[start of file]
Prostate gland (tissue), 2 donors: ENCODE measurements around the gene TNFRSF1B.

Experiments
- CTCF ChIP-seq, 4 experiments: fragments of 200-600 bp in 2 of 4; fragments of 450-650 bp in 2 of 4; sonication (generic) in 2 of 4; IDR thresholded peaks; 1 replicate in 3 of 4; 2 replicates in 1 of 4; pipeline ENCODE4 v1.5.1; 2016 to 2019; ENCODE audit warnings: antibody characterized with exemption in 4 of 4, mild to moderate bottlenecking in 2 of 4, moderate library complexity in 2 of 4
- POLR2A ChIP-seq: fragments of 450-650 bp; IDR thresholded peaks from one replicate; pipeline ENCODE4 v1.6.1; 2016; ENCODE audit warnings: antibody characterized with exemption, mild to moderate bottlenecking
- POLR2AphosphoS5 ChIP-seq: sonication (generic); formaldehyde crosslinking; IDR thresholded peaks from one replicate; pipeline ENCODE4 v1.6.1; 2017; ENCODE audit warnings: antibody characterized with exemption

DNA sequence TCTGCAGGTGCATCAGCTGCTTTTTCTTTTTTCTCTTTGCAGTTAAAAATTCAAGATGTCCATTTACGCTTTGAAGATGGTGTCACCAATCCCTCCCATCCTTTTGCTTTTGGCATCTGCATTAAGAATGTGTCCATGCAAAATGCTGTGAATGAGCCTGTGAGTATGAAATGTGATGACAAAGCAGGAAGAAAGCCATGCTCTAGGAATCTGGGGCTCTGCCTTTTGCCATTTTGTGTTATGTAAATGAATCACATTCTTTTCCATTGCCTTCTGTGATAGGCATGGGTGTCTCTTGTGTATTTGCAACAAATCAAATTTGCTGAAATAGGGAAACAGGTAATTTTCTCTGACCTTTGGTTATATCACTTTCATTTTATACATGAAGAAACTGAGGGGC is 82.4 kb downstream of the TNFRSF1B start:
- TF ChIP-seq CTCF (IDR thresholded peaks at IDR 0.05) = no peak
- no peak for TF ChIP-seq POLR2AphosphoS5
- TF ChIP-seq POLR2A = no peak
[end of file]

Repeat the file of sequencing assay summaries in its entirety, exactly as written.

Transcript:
Prostate gland (tissue), 2 donors: ENCODE measurements around the gene TNFRSF1B.

Experiments
- CTCF ChIP-seq, 4 experiments: fragments of 200-600 bp in 2 of 4; fragments of 450-650 bp in 2 of 4; sonication (generic) in 2 of 4; IDR thresholded peaks; 1 replicate in 3 of 4; 2 replicates in 1 of 4; pipeline ENCODE4 v1.5.1; 2016 to 2019; ENCODE audit warnings: antibody characterized with exemption in 4 of 4, mild to moderate bottlenecking in 2 of 4, moderate library complexity in 2 of 4
- POLR2A ChIP-seq: fragments of 450-650 bp; IDR thresholded peaks from one replicate; pipeline ENCODE4 v1.6.1; 2016; ENCODE audit warnings: antibody characterized with exemption, mild to moderate bottlenecking
- POLR2AphosphoS5 ChIP-seq: sonication (generic); formaldehyde crosslinking; IDR thresholded peaks from one replicate; pipeline ENCODE4 v1.6.1; 2017; ENCODE audit warnings: antibody characterized with exemption

DNA sequence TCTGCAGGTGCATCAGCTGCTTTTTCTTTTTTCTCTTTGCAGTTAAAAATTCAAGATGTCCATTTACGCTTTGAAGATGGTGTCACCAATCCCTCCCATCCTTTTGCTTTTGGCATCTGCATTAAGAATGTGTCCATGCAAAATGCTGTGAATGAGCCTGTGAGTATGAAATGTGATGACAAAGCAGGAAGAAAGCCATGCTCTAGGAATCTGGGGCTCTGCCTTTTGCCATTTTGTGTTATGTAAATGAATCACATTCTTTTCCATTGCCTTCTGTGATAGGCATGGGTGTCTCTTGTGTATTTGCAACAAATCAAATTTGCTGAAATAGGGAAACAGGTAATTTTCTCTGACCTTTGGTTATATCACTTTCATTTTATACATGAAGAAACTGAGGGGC is 82.4 kb downstream of the TNFRSF1B start:
- TF ChIP-seq CTCF (IDR thresholded peaks at IDR 0.05) = no peak
- no peak for TF ChIP-seq POLR2AphosphoS5
- TF ChIP-seq POLR2A = no peak